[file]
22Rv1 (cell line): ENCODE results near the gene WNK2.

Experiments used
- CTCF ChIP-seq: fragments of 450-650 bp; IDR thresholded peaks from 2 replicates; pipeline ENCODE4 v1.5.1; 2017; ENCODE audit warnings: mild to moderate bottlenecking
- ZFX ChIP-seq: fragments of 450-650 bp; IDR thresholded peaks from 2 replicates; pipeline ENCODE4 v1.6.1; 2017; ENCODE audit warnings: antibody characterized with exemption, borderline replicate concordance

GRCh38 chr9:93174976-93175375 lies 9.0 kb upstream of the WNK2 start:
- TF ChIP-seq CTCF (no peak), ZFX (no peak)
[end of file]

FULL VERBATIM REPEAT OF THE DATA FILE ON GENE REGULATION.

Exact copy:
22Rv1 (cell line): ENCODE results near the gene WNK2.

Experiments used
- CTCF ChIP-seq: fragments of 450-650 bp; IDR thresholded peaks from 2 replicates; pipeline ENCODE4 v1.5.1; 2017; ENCODE audit warnings: mild to moderate bottlenecking
- ZFX ChIP-seq: fragments of 450-650 bp; IDR thresholded peaks from 2 replicates; pipeline ENCODE4 v1.6.1; 2017; ENCODE audit warnings: antibody characterized with exemption, borderline replicate concordance

GRCh38 chr9:93174976-93175375 lies 9.0 kb upstream of the WNK2 start:
- TF ChIP-seq CTCF (no peak), ZFX (no peak)